|Other: Dr. Hugo Henneberg |
|Dates: ||1863, 27 July - 1918, 11 July|
|Born: ||Austria, Vienna|
|Died: ||Austria, Vienna|
Austrian photographer who was a member of the ‘Das Kleebatt‘ group in Vienna in the mid-1890s and the ‘Linked Ring Brotherhood‘.
Approved biography for Hugo Henneberg
(Courtesy of Christian Peterson)
Except for a few years of schooling, Dr. Hugo Henneberg spent his entire life in Vienna, where he was born in 1863. He studied physics, chemistry, astronomy, and mathematics in Jena and Vienna from 1882 to 1887, and completed his doctorate in physics.
In 1890, Henneberg became interested in photography and traveled to Greece, Egypt, and the United States, where he met Alfred Stieglitz. The next year, he joined Vienna’s Club der Amateur Photographen and had his work included in the city’s Ausstellung Künstlerischer Photographien, the first international exhibition of artistic amateur photographs. For the next dozen years, his photographs appeared in salons in Brussels, Dresden, Florence, Hamburg, London, Paris, and Vienna, and often in their accompanying printed portfolios.
In 1895, Henneberg was impressed with gum-bichromate prints by the French master Robert Demachy, and soon took up this manipulative process himself. About this time, he began working closely with fellow Austrian pictorialists Heinrich Kuehn and Hans Watzek. They formed the Trifolium (Kleeblatt), and added a symbolic three-leaf clover when signing their individual prints. They traveled to Germany, Italy, and Holland together, and produced strikingly large and colorful gum prints of primarily landscape subjects. In the summer of 1897, they presented a group show of their work in Vienna.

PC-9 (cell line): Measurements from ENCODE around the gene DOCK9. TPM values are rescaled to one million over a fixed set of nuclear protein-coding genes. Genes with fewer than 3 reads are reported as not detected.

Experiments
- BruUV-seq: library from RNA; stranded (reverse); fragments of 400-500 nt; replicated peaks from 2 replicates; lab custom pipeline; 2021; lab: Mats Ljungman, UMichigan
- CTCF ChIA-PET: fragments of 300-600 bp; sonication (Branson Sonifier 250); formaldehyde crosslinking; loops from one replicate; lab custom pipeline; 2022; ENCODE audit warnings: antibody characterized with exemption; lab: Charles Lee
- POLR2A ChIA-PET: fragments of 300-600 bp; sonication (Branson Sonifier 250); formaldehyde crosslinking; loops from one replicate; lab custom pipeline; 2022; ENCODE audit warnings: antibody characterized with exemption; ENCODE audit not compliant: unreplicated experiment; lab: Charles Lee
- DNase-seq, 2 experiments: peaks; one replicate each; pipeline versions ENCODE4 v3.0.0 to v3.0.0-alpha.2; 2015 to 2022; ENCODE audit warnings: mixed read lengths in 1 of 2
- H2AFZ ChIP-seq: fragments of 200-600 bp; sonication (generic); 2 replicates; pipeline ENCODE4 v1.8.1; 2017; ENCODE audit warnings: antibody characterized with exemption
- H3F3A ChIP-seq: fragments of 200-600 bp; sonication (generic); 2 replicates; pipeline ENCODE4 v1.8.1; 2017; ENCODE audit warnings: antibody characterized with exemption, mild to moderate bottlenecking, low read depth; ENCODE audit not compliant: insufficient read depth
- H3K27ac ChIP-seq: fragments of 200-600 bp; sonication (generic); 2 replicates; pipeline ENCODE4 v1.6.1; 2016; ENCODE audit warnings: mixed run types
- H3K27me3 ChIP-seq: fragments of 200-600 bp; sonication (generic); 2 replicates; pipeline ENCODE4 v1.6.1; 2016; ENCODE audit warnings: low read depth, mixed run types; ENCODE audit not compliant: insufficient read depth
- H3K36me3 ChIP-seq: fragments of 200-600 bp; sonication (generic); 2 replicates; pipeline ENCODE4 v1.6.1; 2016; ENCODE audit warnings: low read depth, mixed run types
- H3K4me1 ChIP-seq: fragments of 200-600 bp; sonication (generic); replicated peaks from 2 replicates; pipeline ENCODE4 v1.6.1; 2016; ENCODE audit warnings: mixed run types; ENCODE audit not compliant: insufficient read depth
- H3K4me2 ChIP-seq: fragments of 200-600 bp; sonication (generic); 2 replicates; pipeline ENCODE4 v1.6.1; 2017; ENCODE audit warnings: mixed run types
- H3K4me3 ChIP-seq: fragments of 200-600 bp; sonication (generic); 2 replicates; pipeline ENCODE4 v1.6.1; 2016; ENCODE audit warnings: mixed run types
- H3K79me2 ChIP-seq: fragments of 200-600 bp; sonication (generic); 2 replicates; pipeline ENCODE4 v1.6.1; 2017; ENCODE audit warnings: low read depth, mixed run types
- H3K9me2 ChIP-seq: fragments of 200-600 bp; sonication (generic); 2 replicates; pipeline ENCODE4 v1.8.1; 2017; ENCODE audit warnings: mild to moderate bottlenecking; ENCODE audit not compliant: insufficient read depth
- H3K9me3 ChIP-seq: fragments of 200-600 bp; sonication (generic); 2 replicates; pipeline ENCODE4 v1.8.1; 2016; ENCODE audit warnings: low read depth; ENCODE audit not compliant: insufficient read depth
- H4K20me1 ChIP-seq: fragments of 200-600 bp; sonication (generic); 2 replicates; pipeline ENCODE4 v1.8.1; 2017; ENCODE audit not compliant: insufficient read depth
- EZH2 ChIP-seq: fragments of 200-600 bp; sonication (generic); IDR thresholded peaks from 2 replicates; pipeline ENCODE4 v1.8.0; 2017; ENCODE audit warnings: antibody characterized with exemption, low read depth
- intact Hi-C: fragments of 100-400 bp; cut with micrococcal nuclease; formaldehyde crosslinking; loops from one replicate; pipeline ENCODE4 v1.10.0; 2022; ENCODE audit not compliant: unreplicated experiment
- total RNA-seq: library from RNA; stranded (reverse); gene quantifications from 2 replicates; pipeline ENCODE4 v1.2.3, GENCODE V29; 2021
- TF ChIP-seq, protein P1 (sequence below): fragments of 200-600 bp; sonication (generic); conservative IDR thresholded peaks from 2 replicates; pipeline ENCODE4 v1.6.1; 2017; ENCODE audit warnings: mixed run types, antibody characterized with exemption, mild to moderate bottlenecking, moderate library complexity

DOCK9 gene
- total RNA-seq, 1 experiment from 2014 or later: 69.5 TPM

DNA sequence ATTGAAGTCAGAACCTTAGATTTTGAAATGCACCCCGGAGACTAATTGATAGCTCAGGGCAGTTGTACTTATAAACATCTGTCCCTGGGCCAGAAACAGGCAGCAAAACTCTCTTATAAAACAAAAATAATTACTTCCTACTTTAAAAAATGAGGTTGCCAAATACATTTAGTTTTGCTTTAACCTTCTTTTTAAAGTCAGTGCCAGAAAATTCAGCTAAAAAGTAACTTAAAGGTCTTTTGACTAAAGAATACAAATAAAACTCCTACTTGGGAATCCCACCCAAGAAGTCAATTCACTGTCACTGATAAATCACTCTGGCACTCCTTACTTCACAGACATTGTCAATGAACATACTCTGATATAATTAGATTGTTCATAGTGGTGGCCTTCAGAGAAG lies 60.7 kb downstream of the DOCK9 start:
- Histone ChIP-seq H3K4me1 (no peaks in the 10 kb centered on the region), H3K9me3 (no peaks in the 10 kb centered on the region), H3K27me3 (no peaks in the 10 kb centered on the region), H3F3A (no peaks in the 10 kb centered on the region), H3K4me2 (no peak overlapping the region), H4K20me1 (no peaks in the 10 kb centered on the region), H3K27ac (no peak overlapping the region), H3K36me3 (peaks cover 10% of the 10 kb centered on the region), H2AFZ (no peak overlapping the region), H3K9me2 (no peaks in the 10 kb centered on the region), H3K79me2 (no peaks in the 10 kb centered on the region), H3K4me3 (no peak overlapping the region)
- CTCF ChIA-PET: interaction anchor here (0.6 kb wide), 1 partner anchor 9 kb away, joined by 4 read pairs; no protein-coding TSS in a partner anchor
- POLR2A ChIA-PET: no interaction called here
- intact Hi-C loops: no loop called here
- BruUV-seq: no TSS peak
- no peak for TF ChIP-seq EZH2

In this country, Stieglitz featured Henneberg’s work in publications and exhibitions. The second issue of Camera Notes (October 1897), for instance, included one of his images as a photogravure frontispiece. Three photogravures by him also appeared in Camera Work (January 1906), all of them landscapes, with figures or buildings. That same year, Henneberg’s pictures were included in a small show of Austrian and German pictorialists (the Trifolium plus Theodor and Oskar Hofmesiter) at the Little Galleries of the Photo-Secession, as well as the much larger Photo-Secession show at Philadelphia’s Pennsylvania Academy of Fine Arts. In 1910, Stieglitz put five of Henneberg’s gum prints in the Albright Art Gallery’s International Exhibition of Pictorial Photography in Buffalo.
Henneberg was also honored by European photographic organizations. In 1894, he was elected to membership in the Linked Ring Brotherhood, England’s leading group of creative photographers. Four years later, he became an honorary member of the Photo-Club de Paris. By 1912, he was also an honorary member of his hometown Camera Klub Wein, which included his work in its twenty-fifth anniversary exhibition.
Henneberg began to paint and make etchings in 1898, and six years later also took up woodblock printing. After about 1910, he seems to have devoted himself largely to these arts, rather than photography. He died in Vienna in 1918.
Christian A. Peterson Pictorial Photography at the Minneapolis Institute of Arts (Christian A. Peterson: Privately printed, 2012)
This biography is courtesy and copyright of Christian Peterson and is included here with permission.
Date last updated: 1 June 2013.
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